This section captures experience pooled from within the DPC on what makes a good business case. Use this to avoid obvious pitfalls and take advantage of approaches that have been successful for other DPC Members.

What makes a good business case?

What makes a bad business case?

Using the correct format

Many institutions use an established template for business cases, and ensuring it is submitted at the correct time in the organization’s planning cycle will avoid needless rejections.

Not understanding organizational requirements

This can lead to a Business Case which is structured or scaled inappropriately for your institution and/or scope of your proposal.

A clearly articulated statement of need

State what you are asking for, why you are asking for it, and why you are asking for it now.

No groundwork

Failure to prepare and smooth the way for the case, and a lack of explanation of the business case context or need for change.

Use of clear and concise wording

Clear, concise wording, an easily understood structure, language appropriate for the audience should be used, and visual aids employed where needed. An Executive Summary should be included to provide a quick overview of the key points. A glossary can be useful if further detail must be provided.

Dense text

Long sentences, paragraphs or jargon and notes that detract from the readability of the document. Lack of an engaging hook or narrative to connect with the audience and make a convincing case for acceptance.

Fit with the organization’s mission

A proposal with a strong fit to the organization’s mission and key strategic priorities.

No fit with the organization’s mission

Deviating from the core mission or aims of the organization will make it more difficult for your business case to persuade stakeholders and decision makers.

Tightly defined scope of proposal

Be precise about what exactly you are asking for, including how you will avoid scope-creep. Be clear on what exactly will be achieved by implementing your Business Case, and any success criteria that will determine completion. Bear in mind that benefits may be different for different stakeholders.

Undefined or insufficiently defined scope boundaries

This may be interpreted as a proposal that is likely to lose focus and/or not deliver its aims. If the deliverables of your business case are not clear (or seem open-ended) this is likely to impact its chances of success.

A clear, phased (if appropriate) and realistic implementation plan

Include reference to human resources, infrastructure, and other support, as well as timescales and how you will manage the risks associated with implementation and avoid unnecessary disruption across the organization.

Unrealistic implementation plan

Great proposals but unrealistic timescales, budgets or an unclear plan.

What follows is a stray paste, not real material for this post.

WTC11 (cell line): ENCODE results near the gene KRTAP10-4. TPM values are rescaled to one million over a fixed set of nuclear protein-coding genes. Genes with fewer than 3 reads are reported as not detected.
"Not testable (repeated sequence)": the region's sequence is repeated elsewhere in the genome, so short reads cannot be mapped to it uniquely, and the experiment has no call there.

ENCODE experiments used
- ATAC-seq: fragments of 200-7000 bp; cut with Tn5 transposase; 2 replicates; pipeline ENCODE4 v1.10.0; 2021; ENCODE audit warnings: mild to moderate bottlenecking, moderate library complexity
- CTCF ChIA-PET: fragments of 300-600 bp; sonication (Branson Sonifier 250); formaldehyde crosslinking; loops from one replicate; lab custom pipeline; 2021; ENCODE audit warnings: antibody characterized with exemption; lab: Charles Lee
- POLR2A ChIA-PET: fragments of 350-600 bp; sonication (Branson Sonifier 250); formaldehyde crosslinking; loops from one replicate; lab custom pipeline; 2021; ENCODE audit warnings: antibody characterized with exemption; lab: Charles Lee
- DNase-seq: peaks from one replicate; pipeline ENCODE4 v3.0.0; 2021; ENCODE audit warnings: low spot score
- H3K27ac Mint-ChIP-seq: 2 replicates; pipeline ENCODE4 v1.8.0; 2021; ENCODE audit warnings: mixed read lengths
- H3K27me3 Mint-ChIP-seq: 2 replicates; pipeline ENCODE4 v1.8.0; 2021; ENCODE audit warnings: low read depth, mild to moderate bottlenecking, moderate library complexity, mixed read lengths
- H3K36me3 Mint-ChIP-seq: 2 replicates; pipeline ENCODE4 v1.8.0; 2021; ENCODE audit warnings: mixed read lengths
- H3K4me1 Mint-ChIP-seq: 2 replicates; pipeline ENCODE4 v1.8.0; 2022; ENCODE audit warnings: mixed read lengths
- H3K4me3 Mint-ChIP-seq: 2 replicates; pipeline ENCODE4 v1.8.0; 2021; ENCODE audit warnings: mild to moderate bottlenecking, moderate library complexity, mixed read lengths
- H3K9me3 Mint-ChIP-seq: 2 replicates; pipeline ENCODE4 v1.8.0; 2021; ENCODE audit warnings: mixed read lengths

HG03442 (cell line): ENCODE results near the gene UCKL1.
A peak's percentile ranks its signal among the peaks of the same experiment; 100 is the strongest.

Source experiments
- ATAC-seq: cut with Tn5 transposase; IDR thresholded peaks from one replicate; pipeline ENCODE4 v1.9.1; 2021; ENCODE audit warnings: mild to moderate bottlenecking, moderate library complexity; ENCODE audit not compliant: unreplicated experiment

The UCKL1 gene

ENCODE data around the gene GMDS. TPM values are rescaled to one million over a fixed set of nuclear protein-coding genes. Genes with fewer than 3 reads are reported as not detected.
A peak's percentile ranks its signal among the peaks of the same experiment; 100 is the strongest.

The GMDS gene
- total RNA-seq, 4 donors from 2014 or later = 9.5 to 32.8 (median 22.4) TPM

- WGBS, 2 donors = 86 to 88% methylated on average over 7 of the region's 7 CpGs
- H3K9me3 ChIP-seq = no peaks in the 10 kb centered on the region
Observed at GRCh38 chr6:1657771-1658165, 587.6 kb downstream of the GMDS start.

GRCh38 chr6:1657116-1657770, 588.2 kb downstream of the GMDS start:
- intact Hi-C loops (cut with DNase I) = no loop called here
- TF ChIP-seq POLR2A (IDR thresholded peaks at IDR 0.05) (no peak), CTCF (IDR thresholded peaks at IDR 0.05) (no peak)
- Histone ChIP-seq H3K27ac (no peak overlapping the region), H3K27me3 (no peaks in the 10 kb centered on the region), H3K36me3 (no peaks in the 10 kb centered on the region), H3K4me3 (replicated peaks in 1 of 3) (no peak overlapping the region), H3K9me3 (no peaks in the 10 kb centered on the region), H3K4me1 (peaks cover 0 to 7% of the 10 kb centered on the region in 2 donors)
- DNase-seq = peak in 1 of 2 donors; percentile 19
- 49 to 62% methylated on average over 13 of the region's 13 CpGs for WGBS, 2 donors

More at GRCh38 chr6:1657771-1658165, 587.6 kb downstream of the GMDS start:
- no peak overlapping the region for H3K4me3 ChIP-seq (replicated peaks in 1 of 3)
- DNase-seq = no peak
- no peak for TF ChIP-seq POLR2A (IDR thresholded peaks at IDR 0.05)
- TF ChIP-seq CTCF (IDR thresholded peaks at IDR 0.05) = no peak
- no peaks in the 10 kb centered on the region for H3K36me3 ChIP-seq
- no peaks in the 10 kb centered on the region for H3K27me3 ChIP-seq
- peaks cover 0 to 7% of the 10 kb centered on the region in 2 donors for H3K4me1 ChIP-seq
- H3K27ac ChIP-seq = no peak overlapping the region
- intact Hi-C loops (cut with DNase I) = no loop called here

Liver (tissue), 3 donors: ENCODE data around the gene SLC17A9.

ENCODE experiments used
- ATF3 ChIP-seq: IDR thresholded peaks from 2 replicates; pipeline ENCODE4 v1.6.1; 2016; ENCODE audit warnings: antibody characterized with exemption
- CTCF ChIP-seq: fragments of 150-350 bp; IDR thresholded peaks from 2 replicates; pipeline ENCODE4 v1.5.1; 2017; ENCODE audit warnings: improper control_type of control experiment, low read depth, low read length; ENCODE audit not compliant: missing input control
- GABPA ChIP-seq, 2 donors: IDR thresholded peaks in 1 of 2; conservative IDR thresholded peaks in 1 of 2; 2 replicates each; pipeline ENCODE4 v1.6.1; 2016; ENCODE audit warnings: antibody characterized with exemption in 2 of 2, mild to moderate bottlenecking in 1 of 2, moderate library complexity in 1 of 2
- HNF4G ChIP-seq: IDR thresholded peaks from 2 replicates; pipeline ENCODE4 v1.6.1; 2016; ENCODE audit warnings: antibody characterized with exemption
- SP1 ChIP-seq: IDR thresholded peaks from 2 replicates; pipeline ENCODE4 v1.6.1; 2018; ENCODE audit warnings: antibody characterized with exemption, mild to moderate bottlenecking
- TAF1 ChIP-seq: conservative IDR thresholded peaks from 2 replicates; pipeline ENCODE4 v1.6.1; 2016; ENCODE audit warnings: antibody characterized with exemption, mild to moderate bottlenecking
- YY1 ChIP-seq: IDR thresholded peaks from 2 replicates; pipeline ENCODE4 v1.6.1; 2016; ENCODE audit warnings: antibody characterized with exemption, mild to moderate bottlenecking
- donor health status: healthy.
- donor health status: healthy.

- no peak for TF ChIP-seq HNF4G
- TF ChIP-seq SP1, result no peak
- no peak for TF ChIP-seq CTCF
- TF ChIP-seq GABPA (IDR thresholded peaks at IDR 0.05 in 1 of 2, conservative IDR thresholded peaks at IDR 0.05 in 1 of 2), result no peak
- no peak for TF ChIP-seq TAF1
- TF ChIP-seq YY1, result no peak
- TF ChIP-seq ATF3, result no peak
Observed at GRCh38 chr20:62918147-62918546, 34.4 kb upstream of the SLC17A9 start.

A clear analysis of the implementation costs

Consider additional infrastructure, IT services/ equipment, human resource etc. The costs afforded to implementation should be realistic. The distinction between any capital investment and recurrent costs should be clear. Including costs of inaction can also be persuasive.

Vague, estimated costs

Costs which are obviously too high (on the basis that they will get haggled down) or too low (on the basis that they will get through, but will then incur extra costs along the line).

Risks and benefits

A balance between a frank statement of the risks faced by your project and the benefits or opportunities it will deliver, and how these relate to organizational strategy.

Poor consideration of the risks and benefits

Try not to skew your analysis in favour of either benefits or risks and provide a realistic picture.


Identification of any assumptions which have been made in the planning of implementation as well as any dependencies (on infrastructure, other teams, external factors etc.)

Lack of consideration to the assumptions

Failing to identify the dependencies which underpin implementation could lead to issues further down the line (if the Business Case is accepted at all).

Evidence to support the case

This can include evidence of demand, authoritative external sources, case studies to demonstrate how this has worked well elsewhere or modeling to show how efficiencies and benefits can be realized.

Insufficient research

This will leave your business case without the evidence or backing to succeed.


Persuasive arguments in favour of collaboration (with trusted third parties) if that is the organization’s preferred approach. And similar if the organisation prefers to build in-house.

No collaboration

Where collaboration with others is key to the business case but not properly justified. Cost savings, efficiency gains, improved reputation etc. are all good reasons to collaborate; lack of capability, internal resistance to change, or fear of failure, are not.


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